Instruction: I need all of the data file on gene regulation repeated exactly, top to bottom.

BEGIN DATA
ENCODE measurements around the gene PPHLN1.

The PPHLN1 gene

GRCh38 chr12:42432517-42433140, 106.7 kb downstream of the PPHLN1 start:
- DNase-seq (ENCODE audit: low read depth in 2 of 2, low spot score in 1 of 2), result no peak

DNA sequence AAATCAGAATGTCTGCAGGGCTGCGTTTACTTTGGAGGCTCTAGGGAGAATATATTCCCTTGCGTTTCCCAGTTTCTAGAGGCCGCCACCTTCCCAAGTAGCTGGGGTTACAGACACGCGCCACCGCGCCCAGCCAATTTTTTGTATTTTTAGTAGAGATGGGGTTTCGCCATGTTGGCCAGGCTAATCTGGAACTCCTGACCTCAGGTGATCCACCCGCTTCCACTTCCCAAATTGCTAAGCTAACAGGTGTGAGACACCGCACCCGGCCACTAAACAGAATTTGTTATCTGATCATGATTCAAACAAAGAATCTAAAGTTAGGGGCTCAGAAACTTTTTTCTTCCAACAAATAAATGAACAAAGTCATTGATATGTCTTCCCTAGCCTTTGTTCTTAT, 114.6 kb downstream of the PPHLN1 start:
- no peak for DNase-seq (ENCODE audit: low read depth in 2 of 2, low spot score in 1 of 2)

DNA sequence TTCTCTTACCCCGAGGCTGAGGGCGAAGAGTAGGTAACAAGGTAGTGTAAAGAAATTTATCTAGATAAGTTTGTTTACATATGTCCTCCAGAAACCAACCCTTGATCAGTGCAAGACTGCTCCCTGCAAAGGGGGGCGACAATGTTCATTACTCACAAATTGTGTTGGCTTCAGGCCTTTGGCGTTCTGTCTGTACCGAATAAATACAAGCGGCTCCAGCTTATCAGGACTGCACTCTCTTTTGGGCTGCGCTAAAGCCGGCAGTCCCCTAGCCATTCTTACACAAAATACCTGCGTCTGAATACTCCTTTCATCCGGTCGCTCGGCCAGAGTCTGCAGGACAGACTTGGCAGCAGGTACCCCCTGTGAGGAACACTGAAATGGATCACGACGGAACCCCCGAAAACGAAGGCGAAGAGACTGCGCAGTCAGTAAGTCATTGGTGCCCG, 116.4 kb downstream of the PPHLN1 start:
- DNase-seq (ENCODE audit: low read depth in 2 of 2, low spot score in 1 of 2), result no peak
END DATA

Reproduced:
ENCODE measurements around the gene PPHLN1.

The PPHLN1 gene

GRCh38 chr12:42432517-42433140, 106.7 kb downstream of the PPHLN1 start:
- DNase-seq (ENCODE audit: low read depth in 2 of 2, low spot score in 1 of 2), result no peak

DNA sequence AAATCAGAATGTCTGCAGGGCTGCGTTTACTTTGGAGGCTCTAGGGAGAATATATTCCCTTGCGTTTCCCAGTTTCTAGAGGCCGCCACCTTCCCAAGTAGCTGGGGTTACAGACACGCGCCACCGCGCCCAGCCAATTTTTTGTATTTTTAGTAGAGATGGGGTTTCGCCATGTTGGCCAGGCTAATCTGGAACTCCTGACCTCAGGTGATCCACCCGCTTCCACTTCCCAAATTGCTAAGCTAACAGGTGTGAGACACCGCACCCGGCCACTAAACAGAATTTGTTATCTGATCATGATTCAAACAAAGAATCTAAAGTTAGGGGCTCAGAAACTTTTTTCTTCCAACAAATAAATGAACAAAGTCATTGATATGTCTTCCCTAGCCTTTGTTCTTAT, 114.6 kb downstream of the PPHLN1 start:
- no peak for DNase-seq (ENCODE audit: low read depth in 2 of 2, low spot score in 1 of 2)

DNA sequence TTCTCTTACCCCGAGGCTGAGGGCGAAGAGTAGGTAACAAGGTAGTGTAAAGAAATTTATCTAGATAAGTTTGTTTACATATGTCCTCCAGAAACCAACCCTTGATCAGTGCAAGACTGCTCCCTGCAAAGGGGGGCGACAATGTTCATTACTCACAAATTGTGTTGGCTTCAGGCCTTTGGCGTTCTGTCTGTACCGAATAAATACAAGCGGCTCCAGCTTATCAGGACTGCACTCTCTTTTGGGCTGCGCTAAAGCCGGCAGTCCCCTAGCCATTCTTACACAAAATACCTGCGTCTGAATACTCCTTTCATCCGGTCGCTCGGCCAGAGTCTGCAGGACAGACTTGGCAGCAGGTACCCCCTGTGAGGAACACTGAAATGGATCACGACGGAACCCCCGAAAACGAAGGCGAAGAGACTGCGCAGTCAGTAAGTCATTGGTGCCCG, 116.4 kb downstream of the PPHLN1 start:
- DNase-seq (ENCODE audit: low read depth in 2 of 2, low spot score in 1 of 2), result no peak